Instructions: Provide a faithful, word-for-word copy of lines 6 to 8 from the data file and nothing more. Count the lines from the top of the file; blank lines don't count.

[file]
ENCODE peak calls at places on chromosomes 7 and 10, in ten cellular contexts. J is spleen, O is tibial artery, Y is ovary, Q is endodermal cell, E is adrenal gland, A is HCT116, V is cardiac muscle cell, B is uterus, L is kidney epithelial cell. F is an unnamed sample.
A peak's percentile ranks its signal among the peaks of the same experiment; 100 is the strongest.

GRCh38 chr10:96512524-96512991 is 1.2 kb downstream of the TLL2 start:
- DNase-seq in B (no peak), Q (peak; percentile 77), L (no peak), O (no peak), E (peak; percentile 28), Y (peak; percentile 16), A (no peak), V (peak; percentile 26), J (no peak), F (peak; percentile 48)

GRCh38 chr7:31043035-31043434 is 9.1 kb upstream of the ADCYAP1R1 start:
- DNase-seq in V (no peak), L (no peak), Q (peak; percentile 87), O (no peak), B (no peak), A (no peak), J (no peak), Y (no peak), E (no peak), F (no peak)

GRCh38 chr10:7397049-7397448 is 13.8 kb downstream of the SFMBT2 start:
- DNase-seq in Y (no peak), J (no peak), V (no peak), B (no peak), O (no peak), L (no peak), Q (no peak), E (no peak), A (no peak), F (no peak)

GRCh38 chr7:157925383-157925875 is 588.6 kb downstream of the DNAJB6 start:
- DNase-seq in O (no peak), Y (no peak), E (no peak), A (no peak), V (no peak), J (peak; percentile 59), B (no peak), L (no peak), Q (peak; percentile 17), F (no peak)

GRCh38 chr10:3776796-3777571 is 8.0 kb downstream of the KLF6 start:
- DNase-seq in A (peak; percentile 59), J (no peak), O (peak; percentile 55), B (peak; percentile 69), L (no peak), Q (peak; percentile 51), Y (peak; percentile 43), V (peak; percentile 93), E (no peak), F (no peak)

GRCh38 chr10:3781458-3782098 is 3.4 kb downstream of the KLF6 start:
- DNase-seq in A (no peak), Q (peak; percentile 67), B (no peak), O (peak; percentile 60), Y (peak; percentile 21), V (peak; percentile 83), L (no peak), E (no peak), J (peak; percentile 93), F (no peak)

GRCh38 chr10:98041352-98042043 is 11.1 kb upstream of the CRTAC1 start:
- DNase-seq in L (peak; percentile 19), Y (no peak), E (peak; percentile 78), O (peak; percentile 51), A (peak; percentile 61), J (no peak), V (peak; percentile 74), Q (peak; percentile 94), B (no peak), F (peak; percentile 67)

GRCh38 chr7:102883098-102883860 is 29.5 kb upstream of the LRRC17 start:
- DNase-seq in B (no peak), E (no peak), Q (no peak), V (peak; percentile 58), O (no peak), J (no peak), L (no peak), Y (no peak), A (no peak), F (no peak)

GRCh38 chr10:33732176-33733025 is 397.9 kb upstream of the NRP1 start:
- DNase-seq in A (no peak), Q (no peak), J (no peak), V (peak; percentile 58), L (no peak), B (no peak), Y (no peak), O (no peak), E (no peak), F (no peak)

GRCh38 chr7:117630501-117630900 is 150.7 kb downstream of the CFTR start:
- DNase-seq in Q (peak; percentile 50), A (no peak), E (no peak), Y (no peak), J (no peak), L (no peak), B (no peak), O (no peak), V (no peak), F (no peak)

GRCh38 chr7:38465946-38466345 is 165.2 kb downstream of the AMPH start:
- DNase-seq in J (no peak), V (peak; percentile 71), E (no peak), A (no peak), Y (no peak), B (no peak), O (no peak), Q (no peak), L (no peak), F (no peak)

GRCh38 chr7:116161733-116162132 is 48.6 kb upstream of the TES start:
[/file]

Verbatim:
- DNase-seq in V (no peak), L (no peak), Q (peak; percentile 87), O (no peak), B (no peak), A (no peak), J (no peak), Y (no peak), E (no peak), F (no peak)

GRCh38 chr10:7397049-7397448 is 13.8 kb downstream of the SFMBT2 start:
- DNase-seq in Y (no peak), J (no peak), V (no peak), B (no peak), O (no peak), L (no peak), Q (no peak), E (no peak), A (no peak), F (no peak)